The abolition of slavery had long been a popular cause in Canada, then the United Kingdom, and eventually throughout the North. Slavery was abolished throughout the territories of the U.K. in 1833, and state by state the North was doing the same thing. Pressure mounted to impose abolition on the South, and in 1819-20 and again after the Mexican War, that pressure was nearly enough to prompt secession. Cooler heads prevailed through crisis after crisis, but tension and resentment continued to build along geographic lines. Eventually, things came to a head with Bloody Kansas and the Dred Scott case (after which New York and Illinois threatened to secede.) The Republican Party formed as an abolitionist coalition at the same time as the Democratic Party suffered a geographical split and the Whigs dissolved in disgrace.
When Lincoln was elected, seven states voted to secede from the Union as a response, in fear that a Republican administration would disenfranchise them. Again, this was over the issue of slavery in particular, and generally with regard to the rights of states and those of the individual. By the time Lincoln took office, the crisis at Fort Sumter was already fully engaged, and he did his utmost to defuse it in his Inaugural Address in March of 1861:
“I have no purpose, directly or indirectly, to interfere with the institution of slavery in the States where it exists. I believe I have no lawful right to do so, and I have no inclination to do so.”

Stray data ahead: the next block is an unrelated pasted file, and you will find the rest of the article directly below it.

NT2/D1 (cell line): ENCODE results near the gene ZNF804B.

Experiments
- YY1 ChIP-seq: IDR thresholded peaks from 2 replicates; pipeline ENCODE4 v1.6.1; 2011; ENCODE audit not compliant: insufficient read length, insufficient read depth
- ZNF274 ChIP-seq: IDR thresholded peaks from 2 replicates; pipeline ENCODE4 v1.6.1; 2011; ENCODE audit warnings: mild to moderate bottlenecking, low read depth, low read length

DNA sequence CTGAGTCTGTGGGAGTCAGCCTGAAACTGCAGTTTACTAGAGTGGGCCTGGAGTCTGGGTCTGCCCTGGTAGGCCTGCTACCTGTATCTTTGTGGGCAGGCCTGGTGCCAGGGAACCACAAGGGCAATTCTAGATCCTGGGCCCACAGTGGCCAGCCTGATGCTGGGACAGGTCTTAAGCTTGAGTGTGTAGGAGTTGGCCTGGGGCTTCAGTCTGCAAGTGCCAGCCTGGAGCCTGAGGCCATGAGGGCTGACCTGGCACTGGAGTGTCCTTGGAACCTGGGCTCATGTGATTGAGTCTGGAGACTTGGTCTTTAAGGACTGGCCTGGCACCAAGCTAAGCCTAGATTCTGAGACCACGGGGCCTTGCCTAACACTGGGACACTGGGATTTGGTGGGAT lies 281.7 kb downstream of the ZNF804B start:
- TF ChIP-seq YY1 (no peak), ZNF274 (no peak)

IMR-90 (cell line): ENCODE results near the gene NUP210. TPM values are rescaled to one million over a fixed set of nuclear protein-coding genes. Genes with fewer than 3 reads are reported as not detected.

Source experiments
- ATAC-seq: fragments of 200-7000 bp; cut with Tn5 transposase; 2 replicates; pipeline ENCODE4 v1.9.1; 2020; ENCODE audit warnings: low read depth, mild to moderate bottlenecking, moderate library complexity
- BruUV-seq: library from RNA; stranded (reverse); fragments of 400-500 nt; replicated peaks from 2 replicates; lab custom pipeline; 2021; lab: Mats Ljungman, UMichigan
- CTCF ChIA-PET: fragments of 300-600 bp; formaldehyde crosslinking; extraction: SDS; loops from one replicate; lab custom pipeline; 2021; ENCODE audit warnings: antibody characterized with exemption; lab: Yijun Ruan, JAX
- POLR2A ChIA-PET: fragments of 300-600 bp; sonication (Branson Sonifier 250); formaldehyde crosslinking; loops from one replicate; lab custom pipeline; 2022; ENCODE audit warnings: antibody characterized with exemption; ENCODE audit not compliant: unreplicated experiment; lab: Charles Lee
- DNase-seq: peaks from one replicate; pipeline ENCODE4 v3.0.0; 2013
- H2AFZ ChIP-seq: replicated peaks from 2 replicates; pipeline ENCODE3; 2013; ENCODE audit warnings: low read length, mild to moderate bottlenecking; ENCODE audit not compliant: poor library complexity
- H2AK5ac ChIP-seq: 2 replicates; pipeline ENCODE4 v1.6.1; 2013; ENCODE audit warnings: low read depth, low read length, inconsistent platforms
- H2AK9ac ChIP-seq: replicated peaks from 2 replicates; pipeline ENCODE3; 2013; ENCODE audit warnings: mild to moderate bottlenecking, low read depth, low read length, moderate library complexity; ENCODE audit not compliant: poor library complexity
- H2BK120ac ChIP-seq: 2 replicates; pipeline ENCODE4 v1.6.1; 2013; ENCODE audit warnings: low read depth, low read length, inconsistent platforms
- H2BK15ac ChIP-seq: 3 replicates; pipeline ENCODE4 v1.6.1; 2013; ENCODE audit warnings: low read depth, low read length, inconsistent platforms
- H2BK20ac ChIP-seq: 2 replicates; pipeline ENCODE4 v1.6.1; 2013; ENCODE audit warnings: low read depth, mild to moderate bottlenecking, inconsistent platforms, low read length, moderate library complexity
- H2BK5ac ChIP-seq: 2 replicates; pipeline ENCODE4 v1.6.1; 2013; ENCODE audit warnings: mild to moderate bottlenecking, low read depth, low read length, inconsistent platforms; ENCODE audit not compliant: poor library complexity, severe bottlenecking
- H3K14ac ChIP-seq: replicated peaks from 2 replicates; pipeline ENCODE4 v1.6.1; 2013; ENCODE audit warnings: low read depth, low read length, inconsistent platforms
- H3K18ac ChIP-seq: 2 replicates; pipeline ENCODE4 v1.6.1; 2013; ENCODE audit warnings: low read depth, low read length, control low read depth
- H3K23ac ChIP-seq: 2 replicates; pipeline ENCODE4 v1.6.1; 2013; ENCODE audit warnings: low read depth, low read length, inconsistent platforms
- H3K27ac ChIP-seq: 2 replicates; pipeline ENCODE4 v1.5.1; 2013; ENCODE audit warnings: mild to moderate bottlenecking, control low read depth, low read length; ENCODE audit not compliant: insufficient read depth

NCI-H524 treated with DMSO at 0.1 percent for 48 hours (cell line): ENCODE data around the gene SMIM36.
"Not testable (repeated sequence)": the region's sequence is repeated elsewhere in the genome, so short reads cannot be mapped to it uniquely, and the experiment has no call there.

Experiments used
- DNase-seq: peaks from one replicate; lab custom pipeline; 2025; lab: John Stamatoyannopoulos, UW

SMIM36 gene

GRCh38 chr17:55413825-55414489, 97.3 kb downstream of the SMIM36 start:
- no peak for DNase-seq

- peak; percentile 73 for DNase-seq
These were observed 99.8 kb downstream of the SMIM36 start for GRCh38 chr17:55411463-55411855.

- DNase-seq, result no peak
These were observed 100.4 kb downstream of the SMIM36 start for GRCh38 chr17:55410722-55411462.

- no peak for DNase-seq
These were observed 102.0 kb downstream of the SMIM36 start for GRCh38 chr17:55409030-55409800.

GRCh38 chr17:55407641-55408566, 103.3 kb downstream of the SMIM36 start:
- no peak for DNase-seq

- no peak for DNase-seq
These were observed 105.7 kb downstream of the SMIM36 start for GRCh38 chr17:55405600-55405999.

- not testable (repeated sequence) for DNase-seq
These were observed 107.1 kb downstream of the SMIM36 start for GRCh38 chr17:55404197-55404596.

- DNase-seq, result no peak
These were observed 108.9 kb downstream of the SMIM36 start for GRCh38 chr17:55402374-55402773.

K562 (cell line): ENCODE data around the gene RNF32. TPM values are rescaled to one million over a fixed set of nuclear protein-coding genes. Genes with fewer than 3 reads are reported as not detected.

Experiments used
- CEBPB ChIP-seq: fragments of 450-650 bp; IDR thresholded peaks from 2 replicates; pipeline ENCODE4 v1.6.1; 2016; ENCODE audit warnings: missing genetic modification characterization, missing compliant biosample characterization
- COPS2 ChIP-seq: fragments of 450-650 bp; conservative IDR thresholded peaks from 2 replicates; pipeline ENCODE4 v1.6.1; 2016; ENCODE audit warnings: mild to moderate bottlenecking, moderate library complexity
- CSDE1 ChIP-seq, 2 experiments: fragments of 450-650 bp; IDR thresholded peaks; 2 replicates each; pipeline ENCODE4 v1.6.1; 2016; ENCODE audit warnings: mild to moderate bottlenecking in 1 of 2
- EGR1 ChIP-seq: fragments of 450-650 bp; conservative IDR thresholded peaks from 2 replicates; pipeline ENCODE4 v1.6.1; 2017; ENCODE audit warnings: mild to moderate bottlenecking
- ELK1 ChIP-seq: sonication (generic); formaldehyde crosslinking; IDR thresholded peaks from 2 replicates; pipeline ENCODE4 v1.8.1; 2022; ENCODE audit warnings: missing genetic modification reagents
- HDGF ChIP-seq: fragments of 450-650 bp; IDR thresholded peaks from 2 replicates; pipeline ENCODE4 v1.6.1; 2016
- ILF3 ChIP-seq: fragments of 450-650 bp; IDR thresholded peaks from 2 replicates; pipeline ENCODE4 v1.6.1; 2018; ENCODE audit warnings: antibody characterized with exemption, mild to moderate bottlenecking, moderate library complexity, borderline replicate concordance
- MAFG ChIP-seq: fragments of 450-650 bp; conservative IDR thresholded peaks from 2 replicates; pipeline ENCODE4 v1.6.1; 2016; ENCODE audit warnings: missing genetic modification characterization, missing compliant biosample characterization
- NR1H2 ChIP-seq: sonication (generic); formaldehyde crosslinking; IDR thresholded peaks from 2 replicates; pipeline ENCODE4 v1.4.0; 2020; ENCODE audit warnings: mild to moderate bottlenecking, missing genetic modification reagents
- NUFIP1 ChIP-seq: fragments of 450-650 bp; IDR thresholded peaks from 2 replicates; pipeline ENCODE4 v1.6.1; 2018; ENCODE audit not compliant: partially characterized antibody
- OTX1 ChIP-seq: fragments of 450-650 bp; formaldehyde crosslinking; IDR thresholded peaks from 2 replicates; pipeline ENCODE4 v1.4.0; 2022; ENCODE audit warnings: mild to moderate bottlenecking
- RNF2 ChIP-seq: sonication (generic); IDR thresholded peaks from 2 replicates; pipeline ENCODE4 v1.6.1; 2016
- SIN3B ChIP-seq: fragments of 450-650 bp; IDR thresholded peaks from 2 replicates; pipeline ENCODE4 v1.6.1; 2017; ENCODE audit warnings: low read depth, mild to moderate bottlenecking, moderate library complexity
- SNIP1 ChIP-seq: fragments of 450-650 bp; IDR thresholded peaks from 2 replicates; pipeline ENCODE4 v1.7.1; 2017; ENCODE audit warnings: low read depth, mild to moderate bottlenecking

Lincoln was a very able man, and I’m convinced that if any then alive could have preserved the Union without war it would have been him. He was intimately familiar with conditions in the South and with the arguments both for and against secession, and he spoke in full knowledge of the will of the people in every section of the country. That the South believed they were right to secede was not something he doubted; that the question itself was open to doubt was likewise certain.
In January, when Mississippi voted to leave the Union, Senator Jefferson Davis (soon to be President of the Confederacy) regretfully left the Senate. He had delayed his departure in the hope that he might be arrested, drawing special attention to it by his actions before the Senate. Had he been arrested, the legality of secession might be tried in the Supreme Court — and he fully expected that he would win such a case. So too did many others throughout the South and quite a few in the North. Lincoln acknowledged this view in his Inaugural, seemingly inviting the trial: